On another note, it's taking me a lot longer than I'd like to get through St. Vincent's material, half because I'm enjoying it as much as I am, but also half because this week will probably kill me in terms of the amount of material I need to get through, plus keep my full-time job and a semi-functioning social life. Strap in folks, this might get wild.

album review: 'g i r l' by pharrell

It's always a little worrying when producers step out from behind the sound board and try to make hits of their own.

And I know that sounds terrible, but it circles back to the fact that it's extremely rare that a genuinely gifted producer will be a smash performer, and vice-versa, because while there is some overlap in their skill sets, it's incredibly rare to find someone who can handle both effectively. In modern years, the one that immediately leaps to my mind is Timbaland, who worked with Justin Timberlake and even had a few hits of his own throughout the mid-2000s, songs that might not have been amazing but Timbaland's unique baritone and some decent charisma gave the songs some staying power. But even with that, I'd have a hard time calling his material as a frontman amazing because there was something of a calculated element to his presentation. It was a little stiff, a little awkward, something you never saw in his beats, and that lack of comfort does show in front of a microphone. Then again, when compared to, the other beat-making producer who stepped out from behind the mic and and showed nothing but disinterest for the idea of recording lyrics that made sense and sounded anything close good, Timbaland holds up pretty well.

Now to his credit, the artist we're going to be talking about today has never really seemed to have this problem. Pharrell Williams may have started his career in the same era as Timbaland as a member of The Neptunes with Chad Hugo, making slick R&B and hip-hop jams, but his career got a major boost thanks to 'Get Lucky' and 'Blurred Lines' doing so well last year. That, plus his many production credits, some solid live performances, and that ubiquitous hat have led him to drop his second solo album. And from the early buzz, it became apparent that Pharrell wants to be a star all on his own this time, as his newest record was reported to be a feminist borderline-concept album celebrating the place of women in society. Let me repeat that: an album with strong feminist themes, written in the wake of the controversy over 'Blurred Lines', controversy that I will go on record saying was overblown even though that song did contain seriously questionable elements, written by a man.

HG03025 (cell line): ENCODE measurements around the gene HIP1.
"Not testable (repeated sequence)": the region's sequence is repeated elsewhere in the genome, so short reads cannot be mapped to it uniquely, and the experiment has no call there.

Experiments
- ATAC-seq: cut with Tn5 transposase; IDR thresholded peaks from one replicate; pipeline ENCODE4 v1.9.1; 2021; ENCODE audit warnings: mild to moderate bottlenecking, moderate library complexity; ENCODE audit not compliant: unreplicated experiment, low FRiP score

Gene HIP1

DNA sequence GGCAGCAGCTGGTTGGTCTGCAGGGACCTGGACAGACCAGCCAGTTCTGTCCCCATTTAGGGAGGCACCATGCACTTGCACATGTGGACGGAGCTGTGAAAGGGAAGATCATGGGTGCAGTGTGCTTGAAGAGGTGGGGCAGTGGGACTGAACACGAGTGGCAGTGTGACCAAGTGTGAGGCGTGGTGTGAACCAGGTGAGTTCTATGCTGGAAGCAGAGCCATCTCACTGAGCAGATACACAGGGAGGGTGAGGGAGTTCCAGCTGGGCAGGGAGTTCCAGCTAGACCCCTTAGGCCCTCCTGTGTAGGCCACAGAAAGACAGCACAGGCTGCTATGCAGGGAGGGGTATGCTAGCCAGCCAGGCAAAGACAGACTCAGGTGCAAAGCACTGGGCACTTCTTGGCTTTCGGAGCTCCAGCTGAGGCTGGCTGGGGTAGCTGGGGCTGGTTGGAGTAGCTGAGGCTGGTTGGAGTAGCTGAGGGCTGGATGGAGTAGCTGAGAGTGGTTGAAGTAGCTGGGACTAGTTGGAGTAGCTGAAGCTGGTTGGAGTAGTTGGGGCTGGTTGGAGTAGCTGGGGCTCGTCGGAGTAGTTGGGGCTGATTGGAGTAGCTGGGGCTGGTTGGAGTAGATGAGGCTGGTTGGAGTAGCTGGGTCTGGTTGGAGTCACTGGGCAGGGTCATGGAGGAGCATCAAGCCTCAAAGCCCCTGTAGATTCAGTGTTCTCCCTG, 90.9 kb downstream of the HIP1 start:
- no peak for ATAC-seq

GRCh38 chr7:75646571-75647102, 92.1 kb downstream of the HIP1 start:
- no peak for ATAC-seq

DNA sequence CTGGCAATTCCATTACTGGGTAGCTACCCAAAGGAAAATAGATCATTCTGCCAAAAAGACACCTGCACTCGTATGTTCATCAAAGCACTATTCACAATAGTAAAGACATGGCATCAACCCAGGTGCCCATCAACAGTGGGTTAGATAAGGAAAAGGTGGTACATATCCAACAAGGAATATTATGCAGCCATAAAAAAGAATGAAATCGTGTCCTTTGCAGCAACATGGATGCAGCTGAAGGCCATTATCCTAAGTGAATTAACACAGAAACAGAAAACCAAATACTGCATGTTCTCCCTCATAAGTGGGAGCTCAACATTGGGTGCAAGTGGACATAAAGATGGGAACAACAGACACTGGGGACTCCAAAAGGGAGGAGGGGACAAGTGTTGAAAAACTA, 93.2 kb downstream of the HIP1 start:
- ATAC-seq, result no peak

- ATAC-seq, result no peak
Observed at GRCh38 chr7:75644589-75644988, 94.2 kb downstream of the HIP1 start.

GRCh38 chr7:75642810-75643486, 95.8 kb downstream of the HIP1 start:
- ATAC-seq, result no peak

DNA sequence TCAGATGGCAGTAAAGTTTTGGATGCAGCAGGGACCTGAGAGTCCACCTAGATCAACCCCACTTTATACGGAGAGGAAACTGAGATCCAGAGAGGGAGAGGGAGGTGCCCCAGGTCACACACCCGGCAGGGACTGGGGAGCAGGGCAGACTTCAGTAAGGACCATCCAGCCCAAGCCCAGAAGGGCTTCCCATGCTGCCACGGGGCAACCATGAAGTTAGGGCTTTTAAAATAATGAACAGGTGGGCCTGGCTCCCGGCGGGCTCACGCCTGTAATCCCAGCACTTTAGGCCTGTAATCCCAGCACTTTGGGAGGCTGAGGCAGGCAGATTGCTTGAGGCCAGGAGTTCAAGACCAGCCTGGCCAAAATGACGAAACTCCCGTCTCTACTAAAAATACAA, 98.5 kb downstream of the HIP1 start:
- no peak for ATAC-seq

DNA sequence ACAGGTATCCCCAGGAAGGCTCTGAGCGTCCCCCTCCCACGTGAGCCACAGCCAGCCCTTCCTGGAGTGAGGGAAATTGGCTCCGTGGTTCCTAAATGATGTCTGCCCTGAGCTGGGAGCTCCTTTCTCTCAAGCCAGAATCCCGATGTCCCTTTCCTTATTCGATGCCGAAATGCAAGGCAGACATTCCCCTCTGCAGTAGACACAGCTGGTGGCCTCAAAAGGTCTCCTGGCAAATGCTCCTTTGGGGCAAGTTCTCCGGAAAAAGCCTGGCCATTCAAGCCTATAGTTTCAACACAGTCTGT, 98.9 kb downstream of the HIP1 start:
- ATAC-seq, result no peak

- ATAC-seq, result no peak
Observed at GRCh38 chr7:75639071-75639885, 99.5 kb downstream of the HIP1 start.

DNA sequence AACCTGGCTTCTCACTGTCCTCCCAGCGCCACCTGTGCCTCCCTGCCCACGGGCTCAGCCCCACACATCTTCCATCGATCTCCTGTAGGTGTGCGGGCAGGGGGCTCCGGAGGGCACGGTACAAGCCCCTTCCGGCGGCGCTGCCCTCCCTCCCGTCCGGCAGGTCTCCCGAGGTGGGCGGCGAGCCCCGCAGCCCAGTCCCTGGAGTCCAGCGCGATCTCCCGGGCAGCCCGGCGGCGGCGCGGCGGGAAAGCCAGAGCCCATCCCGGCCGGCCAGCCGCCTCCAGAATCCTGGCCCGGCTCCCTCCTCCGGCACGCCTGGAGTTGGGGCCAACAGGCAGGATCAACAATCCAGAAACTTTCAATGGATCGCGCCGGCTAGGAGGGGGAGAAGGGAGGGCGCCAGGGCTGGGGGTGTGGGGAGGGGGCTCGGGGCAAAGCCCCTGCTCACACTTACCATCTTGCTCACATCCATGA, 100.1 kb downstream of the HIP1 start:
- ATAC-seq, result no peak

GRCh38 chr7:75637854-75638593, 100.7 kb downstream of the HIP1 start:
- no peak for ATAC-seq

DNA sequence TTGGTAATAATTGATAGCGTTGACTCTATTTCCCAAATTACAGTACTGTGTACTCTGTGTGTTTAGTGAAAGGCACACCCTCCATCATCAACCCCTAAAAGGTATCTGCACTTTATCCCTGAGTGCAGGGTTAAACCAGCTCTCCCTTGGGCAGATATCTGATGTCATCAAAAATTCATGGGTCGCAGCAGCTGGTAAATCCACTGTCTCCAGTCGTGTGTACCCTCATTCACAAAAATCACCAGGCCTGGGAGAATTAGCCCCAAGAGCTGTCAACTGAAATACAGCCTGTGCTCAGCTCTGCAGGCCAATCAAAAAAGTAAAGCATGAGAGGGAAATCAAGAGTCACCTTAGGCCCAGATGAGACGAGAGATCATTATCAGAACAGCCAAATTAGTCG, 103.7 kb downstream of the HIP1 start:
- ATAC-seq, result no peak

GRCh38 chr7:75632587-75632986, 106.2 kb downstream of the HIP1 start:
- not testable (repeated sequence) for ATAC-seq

...well, you might as well hot-link Jezebel and your local MRA forum, because I'm bound to offend somebody in this review, so before I inevitably shoot myself in the foot, how's the album?

Thursday, December 26, 2013

the top ten best hit songs of 2013 - video

So this turned out as well as I expected. List 2/4 done, stay tuned for more!

the top ten best hit songs of 2013

Here's a fun fact about me - as much as I nitpick and criticize and say all manner of things people don't want to hear about the music they love, I've got my own fair share of popular music that I cherish, appreciate, or outright love. Sometimes, quality rises to the top, and while none of this particular list will show up on my upcoming list of the best songs of this year, I still think they're worth mentioning if only to reinforce some vague sense of populism that I have. But really, it's nice to point out that some mainstream music gets popular because it's good, and sometimes pop or country or mainstream hip-hop can be just as good as the most underground of indie hits.

Now the rules are as before: the songs have to debut on the Billboard Hot 100 year-end chart this year - so as good as 'Die Young' by Ke$ha or 'Some Nights' by fun. are, I can't exactly mention them again on this list after they made my list last year. And on that note, don't expect any sort of coherent theme to these picks. While my year-end worst list had an abundance of terribly vapid luxury rap (especially near the top), on a year as varied and confused as the 2013 chart would indicate, my choices might surprise you. And fair warning: you won't agree with the majority of this list.

So let's get started with some Honourable Mentions, shall we?

Monday, July 29, 2013

album review: 'blurred lines' by robin thicke